NFL.com analysis of Will Grier: Draft projection round 4 – “Grier benefited from the West Virginia system, but that same system definitely benefited from his time there. He is a confident leader who would much rather press for the big throw than play it safe underneath. His lack of plus arm talent and release quickness might not match his gunslinger mentality against an NFL secondary. Grier will have to win from the pocket, which means working the middle of the field with better anticipation and getting rid of the ball much sooner. His disappointing Senior Bowl and combine performances have likely hurt his stock.”
NFL.com analysis of wide receiver Gary Jennings: Draft projection round 3-4 – “Possession receiver with impressive combination of size, speed and contested catch toughness. Jennings was one of the fastest players at the Senior Bowl, according to Zebra Technology tracking, and his 4.42 combine time and huge numbers in explosive testing are sure to push him up draft boards. He needs to play faster and sharpen his routes to become more than a traits-based backup.”
NFL.com analysis of linebacker David Long: Draft projection round 4 – “Ultra-productive but undersized, teams will have to decipher how much of his production is translatable and how much came from his brazen, downhill approach. Long plays with a ‘scared money don’t make money’ approach that hit jackpots but pulled him out of position more than NFL coaches will be comfortable, with, but teams would rather dial back aggression than try and coach it up. He plays with some twitch, but his lack of size and strength could push him into a role as a backup 4-3 WILL with eventual starter potential in the right scheme.”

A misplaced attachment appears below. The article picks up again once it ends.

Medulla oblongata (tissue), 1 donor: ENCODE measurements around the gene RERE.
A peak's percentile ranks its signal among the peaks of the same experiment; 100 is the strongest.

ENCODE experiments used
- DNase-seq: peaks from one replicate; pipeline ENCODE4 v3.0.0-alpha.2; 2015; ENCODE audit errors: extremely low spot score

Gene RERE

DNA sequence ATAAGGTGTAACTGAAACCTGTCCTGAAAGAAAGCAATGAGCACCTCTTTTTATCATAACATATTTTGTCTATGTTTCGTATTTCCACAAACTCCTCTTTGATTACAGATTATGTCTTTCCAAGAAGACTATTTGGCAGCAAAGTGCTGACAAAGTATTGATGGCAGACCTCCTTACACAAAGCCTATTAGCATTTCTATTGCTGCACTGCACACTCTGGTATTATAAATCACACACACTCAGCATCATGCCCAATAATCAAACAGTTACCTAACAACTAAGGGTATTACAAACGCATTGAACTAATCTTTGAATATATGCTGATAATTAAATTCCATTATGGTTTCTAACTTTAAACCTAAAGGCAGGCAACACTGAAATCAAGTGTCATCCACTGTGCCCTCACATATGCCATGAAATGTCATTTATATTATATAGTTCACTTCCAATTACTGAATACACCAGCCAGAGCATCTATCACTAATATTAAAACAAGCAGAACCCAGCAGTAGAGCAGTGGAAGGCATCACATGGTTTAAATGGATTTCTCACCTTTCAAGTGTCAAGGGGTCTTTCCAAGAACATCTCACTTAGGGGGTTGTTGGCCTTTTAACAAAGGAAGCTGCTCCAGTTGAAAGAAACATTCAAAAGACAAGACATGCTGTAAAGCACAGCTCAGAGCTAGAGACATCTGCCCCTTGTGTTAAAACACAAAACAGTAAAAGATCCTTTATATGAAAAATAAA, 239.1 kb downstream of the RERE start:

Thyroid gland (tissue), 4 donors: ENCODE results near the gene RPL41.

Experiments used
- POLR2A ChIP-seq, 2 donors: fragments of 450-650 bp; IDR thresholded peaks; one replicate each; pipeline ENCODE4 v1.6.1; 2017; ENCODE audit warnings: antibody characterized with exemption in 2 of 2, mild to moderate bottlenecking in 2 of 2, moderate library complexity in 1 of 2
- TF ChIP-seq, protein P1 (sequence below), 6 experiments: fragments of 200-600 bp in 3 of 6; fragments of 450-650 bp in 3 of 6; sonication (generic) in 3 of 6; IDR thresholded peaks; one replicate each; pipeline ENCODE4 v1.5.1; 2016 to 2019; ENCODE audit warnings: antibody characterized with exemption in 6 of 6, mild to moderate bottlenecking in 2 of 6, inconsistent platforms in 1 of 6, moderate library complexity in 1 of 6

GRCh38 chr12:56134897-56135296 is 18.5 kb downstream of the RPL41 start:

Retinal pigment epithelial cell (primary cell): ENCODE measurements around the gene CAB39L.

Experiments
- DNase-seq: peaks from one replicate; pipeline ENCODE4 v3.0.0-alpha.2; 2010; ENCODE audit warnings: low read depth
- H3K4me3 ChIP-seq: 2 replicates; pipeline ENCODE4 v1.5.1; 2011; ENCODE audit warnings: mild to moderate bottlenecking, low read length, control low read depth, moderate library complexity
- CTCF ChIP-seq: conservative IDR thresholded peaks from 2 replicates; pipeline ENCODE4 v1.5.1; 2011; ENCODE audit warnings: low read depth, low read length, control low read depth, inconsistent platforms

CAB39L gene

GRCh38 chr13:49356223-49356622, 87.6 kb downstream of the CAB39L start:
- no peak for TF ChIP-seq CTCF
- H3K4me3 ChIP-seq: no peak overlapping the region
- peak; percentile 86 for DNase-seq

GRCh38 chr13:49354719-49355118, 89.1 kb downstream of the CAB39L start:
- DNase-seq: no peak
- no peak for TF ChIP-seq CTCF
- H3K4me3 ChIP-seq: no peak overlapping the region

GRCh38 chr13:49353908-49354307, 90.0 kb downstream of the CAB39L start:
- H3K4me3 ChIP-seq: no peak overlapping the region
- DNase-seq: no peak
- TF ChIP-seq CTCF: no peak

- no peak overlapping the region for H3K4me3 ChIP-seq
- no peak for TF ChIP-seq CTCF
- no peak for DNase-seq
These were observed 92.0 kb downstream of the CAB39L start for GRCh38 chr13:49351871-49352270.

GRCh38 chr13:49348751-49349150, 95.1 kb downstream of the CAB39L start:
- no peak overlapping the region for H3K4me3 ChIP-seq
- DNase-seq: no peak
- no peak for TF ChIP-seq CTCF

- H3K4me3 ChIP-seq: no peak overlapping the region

NFL.com analysis of wide receiver David Sills: Draft projection round 4-5 – “Tall, thin target with below-average play strength and separation ability, but very impressive ball skills to compete when it’s in the air. Sills won’t see as many free releases and easy long balls on the next level. He needs to get stronger and more efficient with his press release technique and dig into the craft of route running to make himself a more viable first- and second-level target. He should continue to improve but the transition to the pros could be challenging early on.”
NFL.com analysis of tight end Trevon Wesco: Draft projection round 4-5 – “Wesco has the play strength and toughness of an NFL tight end, but he’s still very raw in the passing game, which could take some time to shore up. He has a terrific demeanor as a run-blocker and the footwork to become much more consistent in sustaining blocks once he gets his hand placement corrected. Teams might view him as an early developmental prospect on the practice squad with a chance to compete for a move tight end spot in the future.”